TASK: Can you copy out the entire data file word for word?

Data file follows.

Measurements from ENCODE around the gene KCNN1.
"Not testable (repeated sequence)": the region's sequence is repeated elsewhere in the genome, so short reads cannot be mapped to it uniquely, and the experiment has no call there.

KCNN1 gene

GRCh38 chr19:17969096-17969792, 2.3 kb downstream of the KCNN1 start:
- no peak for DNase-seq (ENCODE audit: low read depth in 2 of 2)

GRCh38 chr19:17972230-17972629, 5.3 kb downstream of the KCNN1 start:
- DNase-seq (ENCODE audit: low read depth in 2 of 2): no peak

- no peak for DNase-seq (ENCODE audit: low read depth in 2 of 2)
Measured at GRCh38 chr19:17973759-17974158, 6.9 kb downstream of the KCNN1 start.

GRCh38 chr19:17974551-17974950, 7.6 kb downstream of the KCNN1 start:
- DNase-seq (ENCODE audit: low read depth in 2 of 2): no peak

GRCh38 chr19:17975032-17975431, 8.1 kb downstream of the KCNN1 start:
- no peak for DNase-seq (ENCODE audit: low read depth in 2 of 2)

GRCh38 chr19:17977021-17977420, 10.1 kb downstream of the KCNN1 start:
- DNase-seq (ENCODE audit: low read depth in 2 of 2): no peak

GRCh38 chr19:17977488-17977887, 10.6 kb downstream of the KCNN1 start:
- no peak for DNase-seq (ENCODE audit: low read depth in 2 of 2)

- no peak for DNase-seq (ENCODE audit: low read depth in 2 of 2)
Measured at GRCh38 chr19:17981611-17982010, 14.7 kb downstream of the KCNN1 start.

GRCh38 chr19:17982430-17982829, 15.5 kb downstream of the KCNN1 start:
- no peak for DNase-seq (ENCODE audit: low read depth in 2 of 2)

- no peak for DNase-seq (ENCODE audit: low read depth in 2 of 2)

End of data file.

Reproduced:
Measurements from ENCODE around the gene KCNN1.
"Not testable (repeated sequence)": the region's sequence is repeated elsewhere in the genome, so short reads cannot be mapped to it uniquely, and the experiment has no call there.

KCNN1 gene

GRCh38 chr19:17969096-17969792, 2.3 kb downstream of the KCNN1 start:
- no peak for DNase-seq (ENCODE audit: low read depth in 2 of 2)

GRCh38 chr19:17972230-17972629, 5.3 kb downstream of the KCNN1 start:
- DNase-seq (ENCODE audit: low read depth in 2 of 2): no peak

- no peak for DNase-seq (ENCODE audit: low read depth in 2 of 2)
Measured at GRCh38 chr19:17973759-17974158, 6.9 kb downstream of the KCNN1 start.

GRCh38 chr19:17974551-17974950, 7.6 kb downstream of the KCNN1 start:
- DNase-seq (ENCODE audit: low read depth in 2 of 2): no peak

GRCh38 chr19:17975032-17975431, 8.1 kb downstream of the KCNN1 start:
- no peak for DNase-seq (ENCODE audit: low read depth in 2 of 2)

GRCh38 chr19:17977021-17977420, 10.1 kb downstream of the KCNN1 start:
- DNase-seq (ENCODE audit: low read depth in 2 of 2): no peak

GRCh38 chr19:17977488-17977887, 10.6 kb downstream of the KCNN1 start:
- no peak for DNase-seq (ENCODE audit: low read depth in 2 of 2)

- no peak for DNase-seq (ENCODE audit: low read depth in 2 of 2)
Measured at GRCh38 chr19:17981611-17982010, 14.7 kb downstream of the KCNN1 start.

GRCh38 chr19:17982430-17982829, 15.5 kb downstream of the KCNN1 start:
- no peak for DNase-seq (ENCODE audit: low read depth in 2 of 2)

- no peak for DNase-seq (ENCODE audit: low read depth in 2 of 2)